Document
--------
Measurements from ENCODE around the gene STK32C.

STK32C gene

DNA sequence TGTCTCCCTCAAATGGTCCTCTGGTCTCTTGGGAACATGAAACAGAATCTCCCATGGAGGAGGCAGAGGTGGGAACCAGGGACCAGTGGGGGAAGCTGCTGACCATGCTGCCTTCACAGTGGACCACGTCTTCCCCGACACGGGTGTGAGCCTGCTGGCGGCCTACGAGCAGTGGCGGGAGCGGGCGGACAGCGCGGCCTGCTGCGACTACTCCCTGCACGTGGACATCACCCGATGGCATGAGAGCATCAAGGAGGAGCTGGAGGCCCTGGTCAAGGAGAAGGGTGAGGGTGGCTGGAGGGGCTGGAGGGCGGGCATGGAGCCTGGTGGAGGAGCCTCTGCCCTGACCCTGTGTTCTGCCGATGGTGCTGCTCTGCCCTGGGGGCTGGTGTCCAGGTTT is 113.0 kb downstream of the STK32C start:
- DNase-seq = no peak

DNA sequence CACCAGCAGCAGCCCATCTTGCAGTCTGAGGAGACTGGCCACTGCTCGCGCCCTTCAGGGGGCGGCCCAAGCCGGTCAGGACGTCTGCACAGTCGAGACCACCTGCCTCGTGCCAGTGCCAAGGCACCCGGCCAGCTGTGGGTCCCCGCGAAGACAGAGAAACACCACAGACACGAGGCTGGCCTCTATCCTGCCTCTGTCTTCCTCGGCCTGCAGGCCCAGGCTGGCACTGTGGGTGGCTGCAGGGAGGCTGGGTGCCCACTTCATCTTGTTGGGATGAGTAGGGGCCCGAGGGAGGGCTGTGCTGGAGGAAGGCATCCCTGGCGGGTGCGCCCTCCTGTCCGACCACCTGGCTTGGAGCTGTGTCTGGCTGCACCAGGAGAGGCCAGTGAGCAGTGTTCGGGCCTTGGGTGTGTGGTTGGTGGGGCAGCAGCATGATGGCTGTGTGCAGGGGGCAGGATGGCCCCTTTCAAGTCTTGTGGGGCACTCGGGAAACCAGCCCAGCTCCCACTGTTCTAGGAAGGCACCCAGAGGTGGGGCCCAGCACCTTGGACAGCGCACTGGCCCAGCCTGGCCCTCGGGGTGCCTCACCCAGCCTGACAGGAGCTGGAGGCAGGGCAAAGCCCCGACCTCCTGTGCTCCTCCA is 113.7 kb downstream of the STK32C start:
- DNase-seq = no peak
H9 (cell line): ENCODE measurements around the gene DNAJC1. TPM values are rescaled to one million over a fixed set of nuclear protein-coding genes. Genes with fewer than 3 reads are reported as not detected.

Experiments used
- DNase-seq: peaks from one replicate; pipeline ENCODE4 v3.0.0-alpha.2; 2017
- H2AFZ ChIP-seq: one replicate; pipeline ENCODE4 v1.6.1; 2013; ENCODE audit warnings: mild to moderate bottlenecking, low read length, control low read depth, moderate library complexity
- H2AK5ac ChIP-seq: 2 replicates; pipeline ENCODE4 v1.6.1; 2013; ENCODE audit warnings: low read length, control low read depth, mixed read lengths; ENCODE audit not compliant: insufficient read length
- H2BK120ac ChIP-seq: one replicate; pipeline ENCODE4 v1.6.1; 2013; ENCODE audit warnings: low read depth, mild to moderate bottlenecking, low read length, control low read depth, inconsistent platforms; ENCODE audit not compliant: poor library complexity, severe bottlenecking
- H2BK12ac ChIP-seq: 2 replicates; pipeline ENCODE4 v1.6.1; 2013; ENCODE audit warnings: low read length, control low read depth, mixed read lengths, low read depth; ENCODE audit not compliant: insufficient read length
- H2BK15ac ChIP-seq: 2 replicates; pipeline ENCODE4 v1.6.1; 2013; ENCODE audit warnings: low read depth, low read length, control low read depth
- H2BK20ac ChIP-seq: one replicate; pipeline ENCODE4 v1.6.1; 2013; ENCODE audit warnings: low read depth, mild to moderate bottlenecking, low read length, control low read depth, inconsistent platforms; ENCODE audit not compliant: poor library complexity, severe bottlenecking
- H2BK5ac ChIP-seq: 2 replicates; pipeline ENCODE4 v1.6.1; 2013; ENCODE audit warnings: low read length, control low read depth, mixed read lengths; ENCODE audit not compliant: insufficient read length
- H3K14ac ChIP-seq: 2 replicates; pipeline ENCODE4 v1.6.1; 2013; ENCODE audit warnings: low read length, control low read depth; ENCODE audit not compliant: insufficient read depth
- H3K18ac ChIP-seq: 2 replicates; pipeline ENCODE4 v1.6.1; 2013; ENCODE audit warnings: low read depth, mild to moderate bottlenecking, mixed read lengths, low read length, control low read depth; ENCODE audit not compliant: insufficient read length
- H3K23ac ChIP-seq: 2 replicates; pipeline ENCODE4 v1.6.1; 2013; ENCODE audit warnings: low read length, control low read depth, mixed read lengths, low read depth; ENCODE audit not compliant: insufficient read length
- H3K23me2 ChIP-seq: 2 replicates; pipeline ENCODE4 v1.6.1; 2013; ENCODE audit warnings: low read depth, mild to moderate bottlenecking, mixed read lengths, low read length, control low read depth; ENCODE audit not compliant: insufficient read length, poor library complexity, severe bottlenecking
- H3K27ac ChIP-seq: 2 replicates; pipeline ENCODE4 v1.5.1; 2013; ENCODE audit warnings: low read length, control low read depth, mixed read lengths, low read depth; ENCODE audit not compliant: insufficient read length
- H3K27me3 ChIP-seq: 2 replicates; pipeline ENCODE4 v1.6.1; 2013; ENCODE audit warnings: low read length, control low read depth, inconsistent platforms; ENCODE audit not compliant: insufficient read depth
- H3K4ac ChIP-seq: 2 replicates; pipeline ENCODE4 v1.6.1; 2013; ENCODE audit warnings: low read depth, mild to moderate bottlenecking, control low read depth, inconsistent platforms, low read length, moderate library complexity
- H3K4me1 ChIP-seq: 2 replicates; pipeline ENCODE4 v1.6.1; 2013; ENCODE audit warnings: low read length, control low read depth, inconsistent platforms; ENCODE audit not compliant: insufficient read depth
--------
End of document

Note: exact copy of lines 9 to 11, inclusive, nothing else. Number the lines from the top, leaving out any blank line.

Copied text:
- DNase-seq: peaks from one replicate; pipeline ENCODE4 v3.0.0-alpha.2; 2017
- H2AFZ ChIP-seq: one replicate; pipeline ENCODE4 v1.6.1; 2013; ENCODE audit warnings: mild to moderate bottlenecking, low read length, control low read depth, moderate library complexity
- H2AK5ac ChIP-seq: 2 replicates; pipeline ENCODE4 v1.6.1; 2013; ENCODE audit warnings: low read length, control low read depth, mixed read lengths; ENCODE audit not compliant: insufficient read length